Lynn René Bayley
, July 2012
Readers of my reviews will know by now that although I may highly praise the performances on a DVD of chamber music, I only rarely recommend the video side of it. This one is different. Aside from the ubiquitous goofy close-ups, this is a fascinating group to watch, as they are passionate about their playing. To watch these musicians really dig in to the music, and give so much of themselves through it, is fascinating to watch—and that is not a claim I can make about many string quartets on a video. Also interesting are the occasional close-ups of the sheet music, so old that the cellophane tape on it is yellowed!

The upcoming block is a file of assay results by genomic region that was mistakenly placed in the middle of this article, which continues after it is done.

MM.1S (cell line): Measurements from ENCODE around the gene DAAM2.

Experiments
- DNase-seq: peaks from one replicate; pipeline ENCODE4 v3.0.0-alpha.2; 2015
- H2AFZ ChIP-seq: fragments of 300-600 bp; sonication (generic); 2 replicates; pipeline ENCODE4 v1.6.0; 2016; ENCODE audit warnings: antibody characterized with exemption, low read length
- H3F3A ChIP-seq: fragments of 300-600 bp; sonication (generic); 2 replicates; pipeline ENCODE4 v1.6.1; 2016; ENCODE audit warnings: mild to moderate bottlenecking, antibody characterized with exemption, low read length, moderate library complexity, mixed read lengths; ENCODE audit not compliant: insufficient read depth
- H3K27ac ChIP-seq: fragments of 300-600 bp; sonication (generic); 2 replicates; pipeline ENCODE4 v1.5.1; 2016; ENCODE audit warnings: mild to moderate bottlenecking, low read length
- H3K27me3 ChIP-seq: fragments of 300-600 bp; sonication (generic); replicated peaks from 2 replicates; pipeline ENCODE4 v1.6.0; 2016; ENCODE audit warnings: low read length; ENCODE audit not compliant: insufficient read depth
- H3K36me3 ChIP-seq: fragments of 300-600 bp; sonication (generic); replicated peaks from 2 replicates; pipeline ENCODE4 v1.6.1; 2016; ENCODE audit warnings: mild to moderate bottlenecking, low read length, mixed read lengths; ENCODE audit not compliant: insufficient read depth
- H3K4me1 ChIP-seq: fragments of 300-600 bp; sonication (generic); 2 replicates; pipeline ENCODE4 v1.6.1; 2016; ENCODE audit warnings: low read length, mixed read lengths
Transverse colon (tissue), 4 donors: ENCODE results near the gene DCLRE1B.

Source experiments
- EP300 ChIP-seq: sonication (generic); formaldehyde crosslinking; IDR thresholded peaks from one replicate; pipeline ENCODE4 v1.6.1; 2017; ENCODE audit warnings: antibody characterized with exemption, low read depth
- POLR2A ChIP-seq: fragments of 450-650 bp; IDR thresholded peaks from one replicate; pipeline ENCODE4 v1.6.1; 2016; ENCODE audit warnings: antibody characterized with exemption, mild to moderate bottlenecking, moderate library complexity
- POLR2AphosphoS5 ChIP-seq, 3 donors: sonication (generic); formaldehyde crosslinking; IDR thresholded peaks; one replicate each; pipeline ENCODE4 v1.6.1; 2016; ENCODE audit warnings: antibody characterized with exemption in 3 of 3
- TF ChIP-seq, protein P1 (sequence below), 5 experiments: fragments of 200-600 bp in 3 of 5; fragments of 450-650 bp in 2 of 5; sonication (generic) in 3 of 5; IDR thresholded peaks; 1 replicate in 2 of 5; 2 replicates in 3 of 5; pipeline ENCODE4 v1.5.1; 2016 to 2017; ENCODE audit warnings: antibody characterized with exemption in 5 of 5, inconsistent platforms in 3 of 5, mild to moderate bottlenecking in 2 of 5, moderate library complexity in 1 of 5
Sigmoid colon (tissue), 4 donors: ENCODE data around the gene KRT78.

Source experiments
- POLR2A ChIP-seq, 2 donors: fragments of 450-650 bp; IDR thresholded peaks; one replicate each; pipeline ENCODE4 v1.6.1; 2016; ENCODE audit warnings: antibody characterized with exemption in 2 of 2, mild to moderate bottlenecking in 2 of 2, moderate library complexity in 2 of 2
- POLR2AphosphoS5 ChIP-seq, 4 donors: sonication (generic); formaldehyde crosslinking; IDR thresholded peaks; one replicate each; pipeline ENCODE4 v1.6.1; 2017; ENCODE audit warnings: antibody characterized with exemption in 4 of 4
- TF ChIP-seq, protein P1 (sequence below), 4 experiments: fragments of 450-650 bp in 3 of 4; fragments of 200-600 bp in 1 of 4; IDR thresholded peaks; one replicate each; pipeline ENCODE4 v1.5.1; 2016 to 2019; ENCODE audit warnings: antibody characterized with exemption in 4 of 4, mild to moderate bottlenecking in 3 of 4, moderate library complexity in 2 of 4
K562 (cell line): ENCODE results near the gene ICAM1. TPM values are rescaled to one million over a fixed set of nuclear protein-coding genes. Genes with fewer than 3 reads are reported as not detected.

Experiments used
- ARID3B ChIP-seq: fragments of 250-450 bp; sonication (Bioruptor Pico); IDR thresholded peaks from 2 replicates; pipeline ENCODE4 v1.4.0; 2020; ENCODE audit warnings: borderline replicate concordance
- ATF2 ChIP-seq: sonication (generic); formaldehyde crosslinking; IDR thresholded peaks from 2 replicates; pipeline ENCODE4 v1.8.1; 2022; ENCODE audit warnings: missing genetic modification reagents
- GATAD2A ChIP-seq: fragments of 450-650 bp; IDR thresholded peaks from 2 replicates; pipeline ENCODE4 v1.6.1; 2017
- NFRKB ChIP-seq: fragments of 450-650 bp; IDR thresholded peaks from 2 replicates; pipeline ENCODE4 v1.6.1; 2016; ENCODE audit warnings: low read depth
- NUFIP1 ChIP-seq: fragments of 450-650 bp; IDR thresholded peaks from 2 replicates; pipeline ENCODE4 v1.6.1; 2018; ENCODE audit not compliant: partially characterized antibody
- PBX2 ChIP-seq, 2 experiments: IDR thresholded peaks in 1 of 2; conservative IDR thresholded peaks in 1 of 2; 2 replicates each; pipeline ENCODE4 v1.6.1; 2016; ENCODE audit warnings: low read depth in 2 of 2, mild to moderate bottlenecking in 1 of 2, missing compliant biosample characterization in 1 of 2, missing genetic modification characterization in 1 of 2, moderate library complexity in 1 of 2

There’s just something about the Amadeus Quartet’s tone, so very Viennese if you will, that makes them for me one of the most beautiful of all the famous postwar quartets. Others may have been more brilliant in both tone and execution, but the sweet, singing tone of the Amadeus players’ instruments remains unique in my experience. Of course, the 1962 BBC studio performance of the Mozart K 428 quartet is in both mono sound and black-and white video, but who cares? It’s still wonderful to watch their total involvement, and oh, that tone … I could listen to them forever! © 2012 Fanfare Read complete review on Fanfare